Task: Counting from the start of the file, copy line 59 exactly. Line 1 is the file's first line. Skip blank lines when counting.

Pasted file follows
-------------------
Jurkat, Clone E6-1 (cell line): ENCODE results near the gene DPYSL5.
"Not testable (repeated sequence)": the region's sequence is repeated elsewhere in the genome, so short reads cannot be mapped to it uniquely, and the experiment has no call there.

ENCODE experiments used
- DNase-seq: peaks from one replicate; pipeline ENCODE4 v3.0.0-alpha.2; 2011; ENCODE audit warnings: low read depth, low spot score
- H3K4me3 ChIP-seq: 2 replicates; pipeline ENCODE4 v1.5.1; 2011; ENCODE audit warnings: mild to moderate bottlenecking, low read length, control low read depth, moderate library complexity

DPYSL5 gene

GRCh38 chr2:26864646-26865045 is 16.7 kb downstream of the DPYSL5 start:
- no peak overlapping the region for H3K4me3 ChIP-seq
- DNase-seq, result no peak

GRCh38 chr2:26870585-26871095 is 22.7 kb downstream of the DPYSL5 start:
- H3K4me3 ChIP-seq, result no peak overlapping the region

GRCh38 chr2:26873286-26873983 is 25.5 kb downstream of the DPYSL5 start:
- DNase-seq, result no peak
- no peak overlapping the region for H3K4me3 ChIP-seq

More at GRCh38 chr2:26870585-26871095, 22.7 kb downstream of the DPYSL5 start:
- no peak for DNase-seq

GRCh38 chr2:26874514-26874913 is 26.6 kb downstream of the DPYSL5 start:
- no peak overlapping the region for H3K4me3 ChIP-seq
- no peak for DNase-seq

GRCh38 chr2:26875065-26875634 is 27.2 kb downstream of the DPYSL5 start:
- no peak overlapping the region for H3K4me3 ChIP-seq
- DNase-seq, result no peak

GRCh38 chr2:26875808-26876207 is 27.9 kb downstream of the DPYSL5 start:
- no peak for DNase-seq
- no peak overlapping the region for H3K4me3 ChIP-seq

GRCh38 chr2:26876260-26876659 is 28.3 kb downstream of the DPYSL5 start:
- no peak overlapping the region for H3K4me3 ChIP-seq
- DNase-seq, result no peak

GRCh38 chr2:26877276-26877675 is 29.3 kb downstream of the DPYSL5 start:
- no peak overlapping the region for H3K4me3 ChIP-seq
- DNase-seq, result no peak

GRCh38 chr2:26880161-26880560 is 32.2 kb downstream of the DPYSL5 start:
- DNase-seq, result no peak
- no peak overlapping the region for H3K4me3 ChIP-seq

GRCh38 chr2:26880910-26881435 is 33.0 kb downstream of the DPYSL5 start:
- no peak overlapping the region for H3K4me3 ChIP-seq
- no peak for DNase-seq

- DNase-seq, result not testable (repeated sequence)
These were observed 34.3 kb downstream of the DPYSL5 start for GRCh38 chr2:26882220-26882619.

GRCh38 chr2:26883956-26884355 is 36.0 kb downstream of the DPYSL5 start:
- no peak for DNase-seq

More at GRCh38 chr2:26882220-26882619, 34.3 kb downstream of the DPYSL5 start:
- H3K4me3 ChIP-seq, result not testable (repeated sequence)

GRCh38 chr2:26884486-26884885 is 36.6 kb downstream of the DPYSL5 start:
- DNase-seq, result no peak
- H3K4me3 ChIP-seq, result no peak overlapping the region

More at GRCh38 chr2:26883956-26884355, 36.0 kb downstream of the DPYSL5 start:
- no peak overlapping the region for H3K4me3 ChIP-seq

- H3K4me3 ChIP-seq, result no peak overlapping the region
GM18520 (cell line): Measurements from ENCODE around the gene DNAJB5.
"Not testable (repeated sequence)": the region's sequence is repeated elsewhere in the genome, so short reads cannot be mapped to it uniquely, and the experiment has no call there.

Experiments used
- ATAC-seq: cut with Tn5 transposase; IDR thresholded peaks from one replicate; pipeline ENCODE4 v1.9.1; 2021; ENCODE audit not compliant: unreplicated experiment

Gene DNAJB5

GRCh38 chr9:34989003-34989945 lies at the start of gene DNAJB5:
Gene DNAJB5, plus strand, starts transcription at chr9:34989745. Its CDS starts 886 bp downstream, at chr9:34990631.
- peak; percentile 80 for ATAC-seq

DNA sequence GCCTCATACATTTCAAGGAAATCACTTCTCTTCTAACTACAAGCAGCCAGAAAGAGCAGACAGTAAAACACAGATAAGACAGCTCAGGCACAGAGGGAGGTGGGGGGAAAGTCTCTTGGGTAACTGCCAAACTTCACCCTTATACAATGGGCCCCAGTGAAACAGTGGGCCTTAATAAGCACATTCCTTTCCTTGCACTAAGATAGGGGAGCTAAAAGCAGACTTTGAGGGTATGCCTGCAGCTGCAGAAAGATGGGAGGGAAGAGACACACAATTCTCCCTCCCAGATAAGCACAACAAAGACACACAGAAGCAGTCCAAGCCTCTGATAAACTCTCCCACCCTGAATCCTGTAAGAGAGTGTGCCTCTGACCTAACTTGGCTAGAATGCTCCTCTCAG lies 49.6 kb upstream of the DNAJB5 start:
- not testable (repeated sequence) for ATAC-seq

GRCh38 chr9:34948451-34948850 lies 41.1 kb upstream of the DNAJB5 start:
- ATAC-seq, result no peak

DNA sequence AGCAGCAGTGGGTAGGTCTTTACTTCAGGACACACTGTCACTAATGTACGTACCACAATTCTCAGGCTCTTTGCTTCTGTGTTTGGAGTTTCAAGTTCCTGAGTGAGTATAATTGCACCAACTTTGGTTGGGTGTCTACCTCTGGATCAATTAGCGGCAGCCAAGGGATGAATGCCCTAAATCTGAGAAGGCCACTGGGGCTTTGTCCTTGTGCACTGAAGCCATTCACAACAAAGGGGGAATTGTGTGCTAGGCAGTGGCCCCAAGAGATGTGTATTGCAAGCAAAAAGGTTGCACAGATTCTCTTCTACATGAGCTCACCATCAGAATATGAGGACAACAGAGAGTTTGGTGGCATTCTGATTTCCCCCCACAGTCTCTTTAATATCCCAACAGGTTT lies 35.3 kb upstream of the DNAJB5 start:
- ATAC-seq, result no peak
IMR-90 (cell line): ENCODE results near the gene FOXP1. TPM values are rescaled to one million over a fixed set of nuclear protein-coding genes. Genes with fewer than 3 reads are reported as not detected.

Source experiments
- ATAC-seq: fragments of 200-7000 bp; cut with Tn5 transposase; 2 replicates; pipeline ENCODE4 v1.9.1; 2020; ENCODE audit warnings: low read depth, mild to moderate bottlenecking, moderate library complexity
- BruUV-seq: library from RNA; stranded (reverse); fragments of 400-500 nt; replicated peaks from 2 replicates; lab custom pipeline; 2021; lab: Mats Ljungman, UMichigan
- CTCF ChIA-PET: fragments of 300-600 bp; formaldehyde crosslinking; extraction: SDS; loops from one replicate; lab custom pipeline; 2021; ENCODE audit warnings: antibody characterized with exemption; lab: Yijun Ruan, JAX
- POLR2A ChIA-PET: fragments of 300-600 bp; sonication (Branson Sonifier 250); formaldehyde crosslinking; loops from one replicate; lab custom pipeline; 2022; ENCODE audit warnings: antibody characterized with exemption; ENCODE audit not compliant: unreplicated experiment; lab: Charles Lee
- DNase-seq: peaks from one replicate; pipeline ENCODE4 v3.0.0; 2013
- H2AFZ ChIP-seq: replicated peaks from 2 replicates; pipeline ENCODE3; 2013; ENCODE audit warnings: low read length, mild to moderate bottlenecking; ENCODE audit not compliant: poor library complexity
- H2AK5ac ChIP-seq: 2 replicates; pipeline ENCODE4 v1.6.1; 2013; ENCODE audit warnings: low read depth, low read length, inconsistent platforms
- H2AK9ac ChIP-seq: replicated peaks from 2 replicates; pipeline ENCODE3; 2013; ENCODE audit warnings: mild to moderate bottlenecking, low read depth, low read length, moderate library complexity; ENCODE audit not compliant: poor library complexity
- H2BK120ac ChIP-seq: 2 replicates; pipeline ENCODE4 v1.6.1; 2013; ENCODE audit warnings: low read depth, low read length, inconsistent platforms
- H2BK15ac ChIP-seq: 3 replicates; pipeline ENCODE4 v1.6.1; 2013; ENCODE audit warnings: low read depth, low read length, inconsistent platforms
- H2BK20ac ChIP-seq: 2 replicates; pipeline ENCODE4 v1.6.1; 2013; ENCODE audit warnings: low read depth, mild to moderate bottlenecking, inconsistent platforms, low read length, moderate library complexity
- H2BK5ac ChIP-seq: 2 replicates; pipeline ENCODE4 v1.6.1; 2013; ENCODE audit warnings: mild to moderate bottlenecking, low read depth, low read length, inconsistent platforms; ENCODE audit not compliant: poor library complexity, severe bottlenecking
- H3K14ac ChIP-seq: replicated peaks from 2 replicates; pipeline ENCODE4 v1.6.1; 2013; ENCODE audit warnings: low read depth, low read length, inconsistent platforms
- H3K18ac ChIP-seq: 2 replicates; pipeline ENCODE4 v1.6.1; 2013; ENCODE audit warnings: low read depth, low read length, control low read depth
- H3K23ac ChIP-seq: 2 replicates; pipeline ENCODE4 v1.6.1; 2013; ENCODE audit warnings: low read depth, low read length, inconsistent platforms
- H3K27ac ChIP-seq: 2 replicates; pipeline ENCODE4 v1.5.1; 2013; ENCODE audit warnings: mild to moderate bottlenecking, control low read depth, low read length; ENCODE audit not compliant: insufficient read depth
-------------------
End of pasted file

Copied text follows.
- not testable (repeated sequence) for ATAC-seq